Origin story riddle: Why did UFOs’ ostensible interest in our nuclear weapons development taper off following voluminous sighting reports in 1948-52?
OK. So. Finally. At long last. Round two of Capitol Hill’s UFO/UAP hearings, set for Wednesday morning. This one’s hosted by the Senate Armed Services Committee’s Subcommittee on Emerging Threats and Capabilities. Or SASCSETC. No Air Force uniforms on the witness stand (again). ☹ This time, according to another Doug Johnson scoop, we’ll be getting a progress report from the All-domain Anomaly Resolution Office (AARO) boss himself, Sean Kirkpatrick. And that, in turn, should if nothing else give us a glimpse into just how committed to this issue Kirkpatrick’s eclectic Senate audience really is. Can Tom Cotton and Elizabeth Warren really agree on something meaningful, like maybe what a stone wall looks like?
For researchers like Larry Hancock, anything’s gotta be an improvement over that exchange last May between the stoic brass and the certain members of the House Counterintelligence subcommittee. Like the part where Rep. Michael Gallagher started asking about UFO interactions with facilities “housing our strategic nuclear forces.” And the way the Under Secretary of Defense for Intelligence and Security flung the writhing flatulent goo over to Deputy Director of Naval Intelligence Scott Bray. Poor Scott Bray.
“And when (Bray) goes, ‘I don’t know anything about that,’ I’m going, how could you all be studying this thing and know nothing about this?” says Hancock. “That’s troublesome.”
What Scott Bray actually said verbatim was this: “That data is not within the domain of the UAP Task Force.” Well played, son.
With any luck, next week’s hearing will provide a bit more drama than last year’s bellyflop in the House because the new AARO director will be answering to SASCSETC chair Sen. Kirsten Gillibrand. Gillibrand has taken a personal interest in the UFO story and appears to have a healthy bullshit meter. Hard to know what Kirkpatrick will bring to the table, but in January, the former Chief Scientist at the DIA’s Missile and Space Intelligence Center briefed the Transportation Research Board with this slide-show presentation about the UFO project. Although no accompanying report has surfaced, the graphics are big on structural and data-sharing capabilities, mostly as they pertain to air safety. Not much, however, in addressing a demand Congress spelled out this way in its 2023 National Defense Authorization Act:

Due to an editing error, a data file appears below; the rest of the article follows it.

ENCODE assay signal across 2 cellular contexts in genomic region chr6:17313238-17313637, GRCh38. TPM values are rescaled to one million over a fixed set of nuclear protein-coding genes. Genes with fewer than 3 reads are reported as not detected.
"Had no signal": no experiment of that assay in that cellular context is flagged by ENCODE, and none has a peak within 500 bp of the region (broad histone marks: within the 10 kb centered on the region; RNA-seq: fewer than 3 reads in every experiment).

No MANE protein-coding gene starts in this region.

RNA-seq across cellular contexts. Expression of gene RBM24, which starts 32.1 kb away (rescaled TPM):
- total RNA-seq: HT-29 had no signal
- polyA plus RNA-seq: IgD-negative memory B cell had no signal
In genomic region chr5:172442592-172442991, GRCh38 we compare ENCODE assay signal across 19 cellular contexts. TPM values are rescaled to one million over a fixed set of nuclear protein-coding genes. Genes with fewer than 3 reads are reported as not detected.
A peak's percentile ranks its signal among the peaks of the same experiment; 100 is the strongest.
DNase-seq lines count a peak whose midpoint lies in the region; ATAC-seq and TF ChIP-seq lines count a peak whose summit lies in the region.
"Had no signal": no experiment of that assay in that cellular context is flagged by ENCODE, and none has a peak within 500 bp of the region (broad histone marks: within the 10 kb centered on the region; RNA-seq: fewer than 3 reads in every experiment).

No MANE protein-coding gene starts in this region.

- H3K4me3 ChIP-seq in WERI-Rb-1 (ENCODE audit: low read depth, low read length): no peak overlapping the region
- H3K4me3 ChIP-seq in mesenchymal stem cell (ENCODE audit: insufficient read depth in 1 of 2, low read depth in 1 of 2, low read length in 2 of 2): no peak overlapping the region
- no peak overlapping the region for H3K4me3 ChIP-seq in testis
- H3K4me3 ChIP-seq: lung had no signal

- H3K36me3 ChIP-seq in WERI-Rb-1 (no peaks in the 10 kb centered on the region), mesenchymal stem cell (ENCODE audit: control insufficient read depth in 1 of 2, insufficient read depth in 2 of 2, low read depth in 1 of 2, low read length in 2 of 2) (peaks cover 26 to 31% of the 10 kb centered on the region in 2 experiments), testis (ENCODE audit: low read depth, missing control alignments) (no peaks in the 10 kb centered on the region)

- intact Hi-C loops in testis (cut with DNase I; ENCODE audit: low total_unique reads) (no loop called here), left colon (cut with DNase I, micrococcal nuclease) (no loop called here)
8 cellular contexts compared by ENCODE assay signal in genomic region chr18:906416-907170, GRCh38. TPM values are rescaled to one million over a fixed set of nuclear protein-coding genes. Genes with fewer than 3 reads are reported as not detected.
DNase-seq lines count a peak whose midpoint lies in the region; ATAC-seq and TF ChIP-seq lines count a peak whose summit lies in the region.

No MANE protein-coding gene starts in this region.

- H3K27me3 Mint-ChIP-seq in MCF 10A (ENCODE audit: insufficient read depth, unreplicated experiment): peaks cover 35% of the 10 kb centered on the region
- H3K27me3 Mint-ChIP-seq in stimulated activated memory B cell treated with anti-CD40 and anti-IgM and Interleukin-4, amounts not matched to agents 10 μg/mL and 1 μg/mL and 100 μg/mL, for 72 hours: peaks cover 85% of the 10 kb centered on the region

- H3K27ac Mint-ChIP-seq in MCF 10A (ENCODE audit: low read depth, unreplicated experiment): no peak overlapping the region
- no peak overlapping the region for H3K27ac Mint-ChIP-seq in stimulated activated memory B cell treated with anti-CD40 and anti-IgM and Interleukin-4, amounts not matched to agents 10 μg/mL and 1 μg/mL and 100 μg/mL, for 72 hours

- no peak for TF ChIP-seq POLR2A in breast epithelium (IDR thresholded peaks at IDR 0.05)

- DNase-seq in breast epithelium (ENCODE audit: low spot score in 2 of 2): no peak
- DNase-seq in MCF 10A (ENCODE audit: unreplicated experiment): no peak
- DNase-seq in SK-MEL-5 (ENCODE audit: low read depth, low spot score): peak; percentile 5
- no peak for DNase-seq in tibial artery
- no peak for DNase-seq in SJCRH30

‘Beginning in 1945’
“The number of reported incidents, and descriptions thereof, of unidentified anomalous phenomena associated with military nuclear assets, including nuclear weapons and nuclear-powered ships and submarines.” Furthermore, the scope of the NDAA inquiry, nuclear and otherwise, should, according to Congress, “focus on the period beginning on January 1, 1945 …”
In 2019, a good three years before lawmakers began crafting this sort of accountability language, Hancock and research colleague Larry Cates decided to take an inventory themselves. In an effort that took years, not months, they employed open-source historical material to get a quantifiable handle on the relationship between UFOs and America’s deadliest strategic assets. And on April 4, the nonprofit Scientific Coalition for UAP Studies published the results in a 63-page paper, “Pattern Recognition Study 1945-75 U.S. Military Atomic Warfare Complex.” Spoiler alert: the story gets even more complex than it already is.